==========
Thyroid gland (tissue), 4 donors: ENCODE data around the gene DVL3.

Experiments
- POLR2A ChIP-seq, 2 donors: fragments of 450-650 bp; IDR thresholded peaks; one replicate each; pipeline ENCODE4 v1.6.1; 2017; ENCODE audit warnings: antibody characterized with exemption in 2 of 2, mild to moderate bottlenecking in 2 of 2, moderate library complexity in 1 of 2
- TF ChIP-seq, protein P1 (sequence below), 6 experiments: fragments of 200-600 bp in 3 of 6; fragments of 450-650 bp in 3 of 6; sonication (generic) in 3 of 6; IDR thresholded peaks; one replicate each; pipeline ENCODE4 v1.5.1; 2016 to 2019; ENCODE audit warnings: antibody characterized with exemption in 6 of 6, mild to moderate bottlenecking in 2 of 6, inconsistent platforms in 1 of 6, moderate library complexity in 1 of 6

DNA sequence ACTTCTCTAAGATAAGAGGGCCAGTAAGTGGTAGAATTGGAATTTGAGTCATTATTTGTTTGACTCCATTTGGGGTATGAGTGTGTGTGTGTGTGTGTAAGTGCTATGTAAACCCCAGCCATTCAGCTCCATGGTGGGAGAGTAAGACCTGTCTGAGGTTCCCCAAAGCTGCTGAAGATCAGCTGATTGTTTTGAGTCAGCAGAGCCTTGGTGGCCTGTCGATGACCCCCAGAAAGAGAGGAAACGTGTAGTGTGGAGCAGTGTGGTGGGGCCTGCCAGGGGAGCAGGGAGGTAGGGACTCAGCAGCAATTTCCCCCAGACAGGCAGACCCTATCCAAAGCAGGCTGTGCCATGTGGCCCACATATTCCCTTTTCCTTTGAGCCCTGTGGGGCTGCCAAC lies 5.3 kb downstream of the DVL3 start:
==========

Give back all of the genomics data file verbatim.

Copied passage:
Thyroid gland (tissue), 4 donors: ENCODE data around the gene DVL3.

Experiments
- POLR2A ChIP-seq, 2 donors: fragments of 450-650 bp; IDR thresholded peaks; one replicate each; pipeline ENCODE4 v1.6.1; 2017; ENCODE audit warnings: antibody characterized with exemption in 2 of 2, mild to moderate bottlenecking in 2 of 2, moderate library complexity in 1 of 2
- TF ChIP-seq, protein P1 (sequence below), 6 experiments: fragments of 200-600 bp in 3 of 6; fragments of 450-650 bp in 3 of 6; sonication (generic) in 3 of 6; IDR thresholded peaks; one replicate each; pipeline ENCODE4 v1.5.1; 2016 to 2019; ENCODE audit warnings: antibody characterized with exemption in 6 of 6, mild to moderate bottlenecking in 2 of 6, inconsistent platforms in 1 of 6, moderate library complexity in 1 of 6

DNA sequence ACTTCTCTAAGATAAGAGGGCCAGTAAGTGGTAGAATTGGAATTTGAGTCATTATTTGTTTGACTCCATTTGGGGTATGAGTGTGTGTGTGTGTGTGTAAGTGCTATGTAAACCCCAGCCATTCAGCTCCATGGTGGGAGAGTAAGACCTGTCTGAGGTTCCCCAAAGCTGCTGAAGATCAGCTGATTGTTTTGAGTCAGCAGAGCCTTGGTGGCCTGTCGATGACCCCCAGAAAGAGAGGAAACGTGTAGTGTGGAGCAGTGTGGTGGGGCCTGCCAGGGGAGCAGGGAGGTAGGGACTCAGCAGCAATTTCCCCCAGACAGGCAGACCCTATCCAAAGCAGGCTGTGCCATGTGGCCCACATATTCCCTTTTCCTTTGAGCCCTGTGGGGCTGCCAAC lies 5.3 kb downstream of the DVL3 start: